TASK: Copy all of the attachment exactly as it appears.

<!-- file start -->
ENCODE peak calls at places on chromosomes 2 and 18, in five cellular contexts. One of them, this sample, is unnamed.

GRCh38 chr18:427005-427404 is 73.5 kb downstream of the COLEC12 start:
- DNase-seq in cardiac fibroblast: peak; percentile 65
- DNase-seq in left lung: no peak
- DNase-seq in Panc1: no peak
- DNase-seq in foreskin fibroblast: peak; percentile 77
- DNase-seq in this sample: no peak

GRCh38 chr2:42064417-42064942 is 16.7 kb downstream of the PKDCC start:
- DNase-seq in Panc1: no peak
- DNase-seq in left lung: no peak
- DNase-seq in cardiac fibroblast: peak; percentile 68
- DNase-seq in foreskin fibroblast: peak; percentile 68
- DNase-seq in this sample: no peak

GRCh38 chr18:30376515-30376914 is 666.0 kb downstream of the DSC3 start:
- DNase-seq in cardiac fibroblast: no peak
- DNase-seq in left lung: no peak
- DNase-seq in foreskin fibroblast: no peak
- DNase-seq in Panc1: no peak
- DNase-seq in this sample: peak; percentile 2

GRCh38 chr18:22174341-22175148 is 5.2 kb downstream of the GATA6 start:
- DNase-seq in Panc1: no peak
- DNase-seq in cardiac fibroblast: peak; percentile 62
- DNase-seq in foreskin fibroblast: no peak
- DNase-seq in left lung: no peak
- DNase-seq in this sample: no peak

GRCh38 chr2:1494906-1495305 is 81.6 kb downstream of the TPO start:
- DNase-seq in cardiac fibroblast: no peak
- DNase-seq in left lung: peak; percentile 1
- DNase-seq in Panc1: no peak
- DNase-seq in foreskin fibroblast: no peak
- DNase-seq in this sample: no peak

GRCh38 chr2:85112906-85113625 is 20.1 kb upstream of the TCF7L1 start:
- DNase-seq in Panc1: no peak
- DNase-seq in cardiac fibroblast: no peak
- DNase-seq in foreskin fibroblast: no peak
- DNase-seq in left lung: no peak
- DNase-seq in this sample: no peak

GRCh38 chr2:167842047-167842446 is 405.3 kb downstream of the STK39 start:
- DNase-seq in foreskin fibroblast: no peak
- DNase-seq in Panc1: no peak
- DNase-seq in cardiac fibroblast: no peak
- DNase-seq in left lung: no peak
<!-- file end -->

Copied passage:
ENCODE peak calls at places on chromosomes 2 and 18, in five cellular contexts. One of them, this sample, is unnamed.

GRCh38 chr18:427005-427404 is 73.5 kb downstream of the COLEC12 start:
- DNase-seq in cardiac fibroblast: peak; percentile 65
- DNase-seq in left lung: no peak
- DNase-seq in Panc1: no peak
- DNase-seq in foreskin fibroblast: peak; percentile 77
- DNase-seq in this sample: no peak

GRCh38 chr2:42064417-42064942 is 16.7 kb downstream of the PKDCC start:
- DNase-seq in Panc1: no peak
- DNase-seq in left lung: no peak
- DNase-seq in cardiac fibroblast: peak; percentile 68
- DNase-seq in foreskin fibroblast: peak; percentile 68
- DNase-seq in this sample: no peak

GRCh38 chr18:30376515-30376914 is 666.0 kb downstream of the DSC3 start:
- DNase-seq in cardiac fibroblast: no peak
- DNase-seq in left lung: no peak
- DNase-seq in foreskin fibroblast: no peak
- DNase-seq in Panc1: no peak
- DNase-seq in this sample: peak; percentile 2

GRCh38 chr18:22174341-22175148 is 5.2 kb downstream of the GATA6 start:
- DNase-seq in Panc1: no peak
- DNase-seq in cardiac fibroblast: peak; percentile 62
- DNase-seq in foreskin fibroblast: no peak
- DNase-seq in left lung: no peak
- DNase-seq in this sample: no peak

GRCh38 chr2:1494906-1495305 is 81.6 kb downstream of the TPO start:
- DNase-seq in cardiac fibroblast: no peak
- DNase-seq in left lung: peak; percentile 1
- DNase-seq in Panc1: no peak
- DNase-seq in foreskin fibroblast: no peak
- DNase-seq in this sample: no peak

GRCh38 chr2:85112906-85113625 is 20.1 kb upstream of the TCF7L1 start:
- DNase-seq in Panc1: no peak
- DNase-seq in cardiac fibroblast: no peak
- DNase-seq in foreskin fibroblast: no peak
- DNase-seq in left lung: no peak
- DNase-seq in this sample: no peak

GRCh38 chr2:167842047-167842446 is 405.3 kb downstream of the STK39 start:
- DNase-seq in foreskin fibroblast: no peak
- DNase-seq in Panc1: no peak
- DNase-seq in cardiac fibroblast: no peak
- DNase-seq in left lung: no peak